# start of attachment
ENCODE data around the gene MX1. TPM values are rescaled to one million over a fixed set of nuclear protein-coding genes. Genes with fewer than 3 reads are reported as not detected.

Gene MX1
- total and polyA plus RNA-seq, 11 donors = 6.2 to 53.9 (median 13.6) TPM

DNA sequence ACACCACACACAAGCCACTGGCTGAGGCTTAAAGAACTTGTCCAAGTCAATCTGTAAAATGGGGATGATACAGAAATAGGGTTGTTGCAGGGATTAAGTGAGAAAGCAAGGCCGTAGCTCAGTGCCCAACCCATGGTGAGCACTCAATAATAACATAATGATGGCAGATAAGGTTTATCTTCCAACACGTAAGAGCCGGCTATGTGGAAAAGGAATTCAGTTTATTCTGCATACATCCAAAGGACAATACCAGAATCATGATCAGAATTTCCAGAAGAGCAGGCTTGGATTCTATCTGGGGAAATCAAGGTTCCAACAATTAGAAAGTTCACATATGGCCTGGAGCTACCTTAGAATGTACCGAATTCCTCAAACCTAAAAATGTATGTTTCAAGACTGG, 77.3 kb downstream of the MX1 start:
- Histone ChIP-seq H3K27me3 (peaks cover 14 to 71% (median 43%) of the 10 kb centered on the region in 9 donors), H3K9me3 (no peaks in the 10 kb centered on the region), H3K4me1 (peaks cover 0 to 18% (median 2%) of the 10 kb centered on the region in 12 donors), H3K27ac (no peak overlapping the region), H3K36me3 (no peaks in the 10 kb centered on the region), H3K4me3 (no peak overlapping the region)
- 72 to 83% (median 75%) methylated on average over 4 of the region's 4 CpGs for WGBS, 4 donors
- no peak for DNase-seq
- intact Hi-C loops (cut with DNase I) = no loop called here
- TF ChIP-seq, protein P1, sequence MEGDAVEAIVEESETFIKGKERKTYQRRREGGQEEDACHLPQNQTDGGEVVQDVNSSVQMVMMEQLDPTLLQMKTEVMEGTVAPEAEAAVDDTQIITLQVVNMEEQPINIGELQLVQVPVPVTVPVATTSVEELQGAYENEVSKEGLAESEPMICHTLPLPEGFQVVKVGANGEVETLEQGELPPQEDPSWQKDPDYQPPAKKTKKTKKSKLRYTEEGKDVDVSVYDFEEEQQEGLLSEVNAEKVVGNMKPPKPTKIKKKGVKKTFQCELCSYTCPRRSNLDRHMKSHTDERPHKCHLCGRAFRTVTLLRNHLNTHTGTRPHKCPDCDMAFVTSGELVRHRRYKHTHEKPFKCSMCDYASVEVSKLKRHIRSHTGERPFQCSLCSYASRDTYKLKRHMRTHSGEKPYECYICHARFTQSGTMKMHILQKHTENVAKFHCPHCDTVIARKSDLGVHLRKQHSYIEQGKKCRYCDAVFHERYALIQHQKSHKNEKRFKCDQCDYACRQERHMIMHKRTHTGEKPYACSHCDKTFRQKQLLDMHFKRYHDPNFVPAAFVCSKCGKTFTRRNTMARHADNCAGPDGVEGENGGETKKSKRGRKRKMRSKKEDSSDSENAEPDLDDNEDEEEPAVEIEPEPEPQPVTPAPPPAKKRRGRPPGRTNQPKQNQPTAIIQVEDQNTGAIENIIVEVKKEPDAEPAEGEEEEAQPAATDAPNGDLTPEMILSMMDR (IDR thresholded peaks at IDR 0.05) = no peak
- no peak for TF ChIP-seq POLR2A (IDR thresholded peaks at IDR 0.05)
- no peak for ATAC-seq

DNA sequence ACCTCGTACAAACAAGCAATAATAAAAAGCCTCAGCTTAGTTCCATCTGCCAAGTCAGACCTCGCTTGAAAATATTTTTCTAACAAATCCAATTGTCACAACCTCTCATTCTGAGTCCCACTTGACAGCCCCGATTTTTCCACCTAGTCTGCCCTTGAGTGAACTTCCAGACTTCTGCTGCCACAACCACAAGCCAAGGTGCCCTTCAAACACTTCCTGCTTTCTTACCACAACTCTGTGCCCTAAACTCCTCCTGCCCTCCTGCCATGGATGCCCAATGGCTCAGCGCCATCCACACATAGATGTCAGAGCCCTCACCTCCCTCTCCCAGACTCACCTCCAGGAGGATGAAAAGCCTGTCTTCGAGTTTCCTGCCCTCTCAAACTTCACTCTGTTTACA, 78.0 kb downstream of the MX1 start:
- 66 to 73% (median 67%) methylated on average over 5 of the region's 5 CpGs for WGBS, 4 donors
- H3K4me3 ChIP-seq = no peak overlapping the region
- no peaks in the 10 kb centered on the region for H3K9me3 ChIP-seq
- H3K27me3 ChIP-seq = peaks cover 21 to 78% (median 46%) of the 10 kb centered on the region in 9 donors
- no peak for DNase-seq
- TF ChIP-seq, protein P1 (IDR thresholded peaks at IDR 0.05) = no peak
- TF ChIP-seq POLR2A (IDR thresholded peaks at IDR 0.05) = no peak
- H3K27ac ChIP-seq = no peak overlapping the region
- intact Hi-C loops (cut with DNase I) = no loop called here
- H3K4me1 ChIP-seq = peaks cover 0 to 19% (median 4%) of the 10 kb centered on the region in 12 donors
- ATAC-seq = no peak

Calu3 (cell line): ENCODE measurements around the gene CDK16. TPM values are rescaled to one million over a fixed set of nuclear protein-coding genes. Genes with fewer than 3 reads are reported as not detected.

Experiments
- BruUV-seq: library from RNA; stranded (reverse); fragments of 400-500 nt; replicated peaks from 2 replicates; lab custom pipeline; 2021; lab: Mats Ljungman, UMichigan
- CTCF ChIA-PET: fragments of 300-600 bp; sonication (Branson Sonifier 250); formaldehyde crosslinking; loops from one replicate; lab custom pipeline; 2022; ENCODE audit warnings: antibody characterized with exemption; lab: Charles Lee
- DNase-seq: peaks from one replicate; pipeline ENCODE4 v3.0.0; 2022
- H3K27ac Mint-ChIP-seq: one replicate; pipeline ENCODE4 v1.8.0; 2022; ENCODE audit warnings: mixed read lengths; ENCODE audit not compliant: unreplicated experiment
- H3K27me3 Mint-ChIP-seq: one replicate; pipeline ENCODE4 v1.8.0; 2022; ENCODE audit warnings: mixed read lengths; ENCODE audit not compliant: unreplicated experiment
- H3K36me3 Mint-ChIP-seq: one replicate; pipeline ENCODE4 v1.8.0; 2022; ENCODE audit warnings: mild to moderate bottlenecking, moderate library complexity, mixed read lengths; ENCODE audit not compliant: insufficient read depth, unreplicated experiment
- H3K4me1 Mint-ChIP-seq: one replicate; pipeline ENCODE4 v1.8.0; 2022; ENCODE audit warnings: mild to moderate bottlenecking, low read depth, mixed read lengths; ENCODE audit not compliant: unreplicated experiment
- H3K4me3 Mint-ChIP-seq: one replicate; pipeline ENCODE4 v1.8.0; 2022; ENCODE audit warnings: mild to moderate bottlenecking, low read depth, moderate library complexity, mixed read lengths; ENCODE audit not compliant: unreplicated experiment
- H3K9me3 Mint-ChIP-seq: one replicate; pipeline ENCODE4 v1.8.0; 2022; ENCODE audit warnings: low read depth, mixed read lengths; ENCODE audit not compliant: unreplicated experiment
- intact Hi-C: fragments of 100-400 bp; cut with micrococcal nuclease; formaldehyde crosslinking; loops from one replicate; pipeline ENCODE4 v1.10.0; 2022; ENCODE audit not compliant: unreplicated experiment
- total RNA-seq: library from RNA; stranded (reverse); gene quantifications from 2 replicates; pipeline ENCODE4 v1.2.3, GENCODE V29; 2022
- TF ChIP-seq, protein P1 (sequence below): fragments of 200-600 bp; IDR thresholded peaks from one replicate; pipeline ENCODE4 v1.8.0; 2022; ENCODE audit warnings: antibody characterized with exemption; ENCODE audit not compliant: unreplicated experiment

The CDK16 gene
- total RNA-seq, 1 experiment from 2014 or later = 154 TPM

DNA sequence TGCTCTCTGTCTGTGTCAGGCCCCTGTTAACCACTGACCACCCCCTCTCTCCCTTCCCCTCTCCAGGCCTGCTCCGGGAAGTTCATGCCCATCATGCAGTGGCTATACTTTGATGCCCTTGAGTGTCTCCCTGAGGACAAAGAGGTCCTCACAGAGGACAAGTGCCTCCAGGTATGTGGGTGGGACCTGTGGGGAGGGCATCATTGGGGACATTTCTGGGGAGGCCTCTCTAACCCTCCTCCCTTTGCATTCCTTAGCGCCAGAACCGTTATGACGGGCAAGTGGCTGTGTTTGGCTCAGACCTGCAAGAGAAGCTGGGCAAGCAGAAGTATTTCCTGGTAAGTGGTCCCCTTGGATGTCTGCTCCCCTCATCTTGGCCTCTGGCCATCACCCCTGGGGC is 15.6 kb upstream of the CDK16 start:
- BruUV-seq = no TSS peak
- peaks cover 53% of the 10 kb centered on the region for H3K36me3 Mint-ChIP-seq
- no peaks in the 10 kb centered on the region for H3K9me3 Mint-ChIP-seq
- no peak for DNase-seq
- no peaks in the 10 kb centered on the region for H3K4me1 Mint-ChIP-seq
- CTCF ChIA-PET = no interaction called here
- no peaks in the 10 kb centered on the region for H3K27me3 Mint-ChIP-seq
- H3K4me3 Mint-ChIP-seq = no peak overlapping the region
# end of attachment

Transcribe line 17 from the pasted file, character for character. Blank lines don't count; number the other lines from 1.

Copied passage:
- no peak for DNase-seq